A story begins with a dream. Not necessarily the kind that involves pajamas and firm mattresses, but the kind we all have, that waking moment when our minds go spinning into outer space imagining what could be instead of what is.
Once the story takes wing, the nuts and bolts of writing it involve more practical dreams. Sometimes those dreams are small. Maybe I can figure out whether to incorporate two scenes or three into my chapter. Maybe I’ll finally understand the motivation for a character’s actions.
But sometimes dreams are larger. For instance, maybe I’ll finish the entire outline of my next novel, filling in all the holes and developing half a dozen new scenes I can hardly wait to write.
Today is the day for that particular dream. My outline is two-thirds finished, but it has been for three days. I know how the story ends, after all I explained it to my publisher in the synopsis they accepted. So exactly what’s stopping me from moving forward?
Fear of having to write the chapters? No, I’m actually looking forward to revisiting my friends on Happiness Key. This book will be the sequel to the one by that name coming out in July. Wanda, Janya, Tracy, Alice and Olivia are just hanging together on the beach, waiting for me to visit again and give them voice. So fear of writing is not the problem.
How about this? Impending guilt. Once I dive into the pages, every moment I’m not writing, I will feel guilty. I know this from experience. A novel is like a freight train picking up speed. Faster and faster the wheels turn, only slowing when the station (the end) is just around the corner. Obstacles beware. This train will stop for fallen trees and sweet young things tied to the track, but then, at best, reluctantly.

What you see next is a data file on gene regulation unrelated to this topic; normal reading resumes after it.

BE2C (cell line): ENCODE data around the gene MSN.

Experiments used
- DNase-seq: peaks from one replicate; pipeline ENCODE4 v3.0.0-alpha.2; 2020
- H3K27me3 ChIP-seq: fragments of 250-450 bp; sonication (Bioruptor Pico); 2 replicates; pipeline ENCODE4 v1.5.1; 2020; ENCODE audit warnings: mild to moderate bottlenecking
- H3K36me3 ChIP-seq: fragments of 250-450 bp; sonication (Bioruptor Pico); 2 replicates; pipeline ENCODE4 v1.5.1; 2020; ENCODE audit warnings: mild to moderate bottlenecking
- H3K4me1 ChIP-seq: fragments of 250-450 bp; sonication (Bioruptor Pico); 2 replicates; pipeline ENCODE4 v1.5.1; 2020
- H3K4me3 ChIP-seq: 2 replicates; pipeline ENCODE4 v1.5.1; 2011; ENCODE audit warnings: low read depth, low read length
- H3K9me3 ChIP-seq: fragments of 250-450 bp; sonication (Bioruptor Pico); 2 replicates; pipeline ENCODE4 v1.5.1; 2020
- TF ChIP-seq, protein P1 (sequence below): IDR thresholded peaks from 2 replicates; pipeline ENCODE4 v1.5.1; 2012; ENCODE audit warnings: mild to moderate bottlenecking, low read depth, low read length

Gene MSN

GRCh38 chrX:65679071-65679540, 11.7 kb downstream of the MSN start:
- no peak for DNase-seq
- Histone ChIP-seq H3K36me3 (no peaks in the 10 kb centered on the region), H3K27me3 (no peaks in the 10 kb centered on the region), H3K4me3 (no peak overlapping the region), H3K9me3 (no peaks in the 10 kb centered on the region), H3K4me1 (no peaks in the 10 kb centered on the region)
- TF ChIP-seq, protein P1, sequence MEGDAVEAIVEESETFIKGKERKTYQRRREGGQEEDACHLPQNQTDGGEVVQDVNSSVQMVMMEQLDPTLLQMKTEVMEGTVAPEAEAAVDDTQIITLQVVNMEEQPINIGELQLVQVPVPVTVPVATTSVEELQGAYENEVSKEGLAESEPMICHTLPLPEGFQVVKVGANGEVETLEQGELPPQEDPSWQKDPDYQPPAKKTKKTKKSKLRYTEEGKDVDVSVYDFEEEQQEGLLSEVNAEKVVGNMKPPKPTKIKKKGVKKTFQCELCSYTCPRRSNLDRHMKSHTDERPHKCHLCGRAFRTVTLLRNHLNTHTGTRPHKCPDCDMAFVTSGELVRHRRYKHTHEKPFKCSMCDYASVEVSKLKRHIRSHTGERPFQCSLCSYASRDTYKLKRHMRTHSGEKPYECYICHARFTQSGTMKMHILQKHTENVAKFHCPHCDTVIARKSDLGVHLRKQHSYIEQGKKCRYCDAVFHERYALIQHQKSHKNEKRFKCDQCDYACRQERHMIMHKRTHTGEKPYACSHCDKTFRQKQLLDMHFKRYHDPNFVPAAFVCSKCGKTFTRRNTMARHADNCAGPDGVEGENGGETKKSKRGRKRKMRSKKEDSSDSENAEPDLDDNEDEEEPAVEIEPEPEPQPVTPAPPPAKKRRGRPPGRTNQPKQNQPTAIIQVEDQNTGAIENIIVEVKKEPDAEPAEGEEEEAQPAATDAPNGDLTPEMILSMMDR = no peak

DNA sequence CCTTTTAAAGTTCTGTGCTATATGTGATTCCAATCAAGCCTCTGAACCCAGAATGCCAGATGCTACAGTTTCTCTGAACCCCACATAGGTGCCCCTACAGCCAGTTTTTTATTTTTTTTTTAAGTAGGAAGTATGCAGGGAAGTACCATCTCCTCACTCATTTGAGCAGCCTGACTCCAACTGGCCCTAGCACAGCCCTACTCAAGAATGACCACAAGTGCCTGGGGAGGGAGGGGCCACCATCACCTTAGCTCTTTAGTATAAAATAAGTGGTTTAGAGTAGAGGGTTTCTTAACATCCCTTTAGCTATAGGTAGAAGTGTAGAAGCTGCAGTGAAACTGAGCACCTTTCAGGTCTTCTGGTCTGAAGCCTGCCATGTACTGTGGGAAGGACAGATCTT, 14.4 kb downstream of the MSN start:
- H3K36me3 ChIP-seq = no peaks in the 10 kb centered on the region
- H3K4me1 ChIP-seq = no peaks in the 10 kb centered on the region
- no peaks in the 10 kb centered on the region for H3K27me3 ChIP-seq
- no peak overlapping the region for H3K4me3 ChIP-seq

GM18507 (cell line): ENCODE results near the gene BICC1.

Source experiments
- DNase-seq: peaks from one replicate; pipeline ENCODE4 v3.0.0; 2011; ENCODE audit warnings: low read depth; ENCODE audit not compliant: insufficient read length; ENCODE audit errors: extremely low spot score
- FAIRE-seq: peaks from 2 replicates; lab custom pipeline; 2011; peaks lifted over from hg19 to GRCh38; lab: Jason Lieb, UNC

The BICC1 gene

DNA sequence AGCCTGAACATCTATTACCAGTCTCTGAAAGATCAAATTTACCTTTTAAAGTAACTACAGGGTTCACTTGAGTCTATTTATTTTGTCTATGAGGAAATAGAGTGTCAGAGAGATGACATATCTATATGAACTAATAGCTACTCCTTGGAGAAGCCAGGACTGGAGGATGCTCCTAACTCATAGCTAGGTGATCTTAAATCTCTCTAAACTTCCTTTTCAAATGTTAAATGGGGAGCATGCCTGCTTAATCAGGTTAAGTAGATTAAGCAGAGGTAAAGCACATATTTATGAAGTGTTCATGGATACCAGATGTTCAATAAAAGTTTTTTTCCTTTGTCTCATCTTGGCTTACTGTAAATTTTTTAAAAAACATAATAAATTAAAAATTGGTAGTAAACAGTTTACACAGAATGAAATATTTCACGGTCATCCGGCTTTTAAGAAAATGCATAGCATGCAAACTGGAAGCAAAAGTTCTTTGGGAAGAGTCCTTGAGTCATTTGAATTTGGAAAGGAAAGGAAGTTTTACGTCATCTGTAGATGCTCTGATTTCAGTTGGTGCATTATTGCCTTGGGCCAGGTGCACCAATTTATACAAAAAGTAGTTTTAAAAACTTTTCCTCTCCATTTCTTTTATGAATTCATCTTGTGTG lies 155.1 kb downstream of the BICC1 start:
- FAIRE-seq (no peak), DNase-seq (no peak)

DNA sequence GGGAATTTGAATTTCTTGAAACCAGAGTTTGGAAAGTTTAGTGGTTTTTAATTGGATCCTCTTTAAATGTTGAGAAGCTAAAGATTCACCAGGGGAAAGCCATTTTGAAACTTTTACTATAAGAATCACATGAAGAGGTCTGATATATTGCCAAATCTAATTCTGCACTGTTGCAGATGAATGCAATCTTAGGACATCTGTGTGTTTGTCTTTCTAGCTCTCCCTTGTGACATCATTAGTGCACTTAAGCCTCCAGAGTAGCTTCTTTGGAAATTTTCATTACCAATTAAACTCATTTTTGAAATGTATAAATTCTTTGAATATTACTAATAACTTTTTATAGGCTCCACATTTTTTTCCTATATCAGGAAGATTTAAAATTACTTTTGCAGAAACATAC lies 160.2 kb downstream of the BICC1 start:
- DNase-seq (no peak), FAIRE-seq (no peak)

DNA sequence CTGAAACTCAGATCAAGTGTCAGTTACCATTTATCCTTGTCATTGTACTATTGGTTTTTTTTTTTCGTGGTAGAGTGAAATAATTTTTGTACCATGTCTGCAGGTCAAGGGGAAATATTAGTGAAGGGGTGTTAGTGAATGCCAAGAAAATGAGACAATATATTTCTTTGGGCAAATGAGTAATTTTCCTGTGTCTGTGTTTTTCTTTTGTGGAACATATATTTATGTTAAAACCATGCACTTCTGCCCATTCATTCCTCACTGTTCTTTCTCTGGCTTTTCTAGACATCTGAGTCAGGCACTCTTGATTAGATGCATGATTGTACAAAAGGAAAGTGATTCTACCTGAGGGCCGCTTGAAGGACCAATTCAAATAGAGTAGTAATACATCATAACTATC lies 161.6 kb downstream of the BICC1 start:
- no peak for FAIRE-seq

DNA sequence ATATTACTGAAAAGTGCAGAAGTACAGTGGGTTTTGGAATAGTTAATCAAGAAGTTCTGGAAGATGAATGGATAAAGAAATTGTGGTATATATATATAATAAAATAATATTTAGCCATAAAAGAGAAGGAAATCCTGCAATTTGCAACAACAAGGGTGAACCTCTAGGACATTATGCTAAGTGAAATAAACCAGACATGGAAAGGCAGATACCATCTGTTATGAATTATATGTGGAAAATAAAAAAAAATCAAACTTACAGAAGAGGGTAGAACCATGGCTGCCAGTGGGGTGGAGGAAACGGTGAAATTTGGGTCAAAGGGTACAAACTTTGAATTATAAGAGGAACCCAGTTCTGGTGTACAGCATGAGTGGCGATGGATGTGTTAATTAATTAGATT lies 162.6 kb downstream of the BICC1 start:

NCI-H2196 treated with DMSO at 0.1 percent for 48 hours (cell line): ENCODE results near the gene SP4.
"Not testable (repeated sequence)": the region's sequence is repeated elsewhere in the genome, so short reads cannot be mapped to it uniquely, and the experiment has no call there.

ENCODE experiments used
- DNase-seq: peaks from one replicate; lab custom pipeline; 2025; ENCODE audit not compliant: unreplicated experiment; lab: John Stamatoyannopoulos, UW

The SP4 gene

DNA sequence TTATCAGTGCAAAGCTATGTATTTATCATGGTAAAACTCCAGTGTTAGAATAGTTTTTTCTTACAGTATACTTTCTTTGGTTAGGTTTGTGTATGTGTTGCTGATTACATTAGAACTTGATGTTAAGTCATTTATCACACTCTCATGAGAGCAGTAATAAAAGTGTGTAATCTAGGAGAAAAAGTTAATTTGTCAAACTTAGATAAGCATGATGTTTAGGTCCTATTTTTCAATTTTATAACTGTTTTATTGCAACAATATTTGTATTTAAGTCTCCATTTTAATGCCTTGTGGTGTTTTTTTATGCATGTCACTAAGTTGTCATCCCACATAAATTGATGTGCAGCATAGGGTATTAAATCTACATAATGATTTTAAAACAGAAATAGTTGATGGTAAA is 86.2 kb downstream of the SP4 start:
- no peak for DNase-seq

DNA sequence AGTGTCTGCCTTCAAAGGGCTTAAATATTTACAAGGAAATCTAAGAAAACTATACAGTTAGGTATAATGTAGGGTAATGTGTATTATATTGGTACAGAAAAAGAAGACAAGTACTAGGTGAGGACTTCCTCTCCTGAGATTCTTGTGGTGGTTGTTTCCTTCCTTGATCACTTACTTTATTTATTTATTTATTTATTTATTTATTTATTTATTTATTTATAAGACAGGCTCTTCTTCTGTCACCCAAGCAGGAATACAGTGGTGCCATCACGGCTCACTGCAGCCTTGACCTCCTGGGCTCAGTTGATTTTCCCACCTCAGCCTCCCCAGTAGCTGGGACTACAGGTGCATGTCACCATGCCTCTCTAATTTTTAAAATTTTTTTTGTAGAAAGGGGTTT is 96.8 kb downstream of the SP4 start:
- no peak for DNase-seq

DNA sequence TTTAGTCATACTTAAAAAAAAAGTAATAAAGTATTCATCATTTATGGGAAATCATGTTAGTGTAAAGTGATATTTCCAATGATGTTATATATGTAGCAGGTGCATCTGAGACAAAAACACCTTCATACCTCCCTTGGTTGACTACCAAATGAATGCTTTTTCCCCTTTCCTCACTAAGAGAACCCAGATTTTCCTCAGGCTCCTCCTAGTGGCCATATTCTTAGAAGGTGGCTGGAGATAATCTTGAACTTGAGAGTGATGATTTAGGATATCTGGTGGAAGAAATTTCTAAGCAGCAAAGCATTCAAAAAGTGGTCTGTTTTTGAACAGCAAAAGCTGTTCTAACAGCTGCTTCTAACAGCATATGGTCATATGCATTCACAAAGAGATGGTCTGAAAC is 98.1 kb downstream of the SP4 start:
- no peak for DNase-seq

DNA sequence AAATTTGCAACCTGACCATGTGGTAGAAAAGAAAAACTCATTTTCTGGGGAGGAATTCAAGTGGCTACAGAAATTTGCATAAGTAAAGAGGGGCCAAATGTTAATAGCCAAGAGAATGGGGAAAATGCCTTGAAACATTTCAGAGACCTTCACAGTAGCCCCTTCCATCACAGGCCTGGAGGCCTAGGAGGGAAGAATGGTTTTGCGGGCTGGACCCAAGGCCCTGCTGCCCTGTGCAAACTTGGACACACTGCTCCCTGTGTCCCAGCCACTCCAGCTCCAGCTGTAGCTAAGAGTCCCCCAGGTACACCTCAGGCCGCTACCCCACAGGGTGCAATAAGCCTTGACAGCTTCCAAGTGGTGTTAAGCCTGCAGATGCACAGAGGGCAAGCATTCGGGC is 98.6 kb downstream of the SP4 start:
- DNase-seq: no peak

No, guilt’s not my problem , either. Through the years I’ve learned ways to tame the guilt monster into submission. (A subject for another blog.) I think I can cope.
This time my problem is simply that I’ve dreamed too large. I have to narrow my dreams and center them. I have to figure out exactly what story I’m trying to tell and how everybody fits into it. Along the way, I have to let go of some of my best ideas.
You’ve read my novels, right? You know that letting go of anything is not my strong suit. I live for subplots and secondary characters. More is better. Long is best. But the realities of paper shortages, bookshelf shortages, and attention span shortages have put weighty tomes on a diet. In order to survive and thrive in the world of publishing, now we’re forced to lose those extra pounds. And just as losing weight might be good for my health, it’s probably good for my stories, too.
So no more procrastination for me. I’m off to finish the outline, a carefully thought out, toned and tanned version of the book swimming around in my head. And those extra ideas? The ones I’m forced to jettison?
Well, there’s always another novel. . .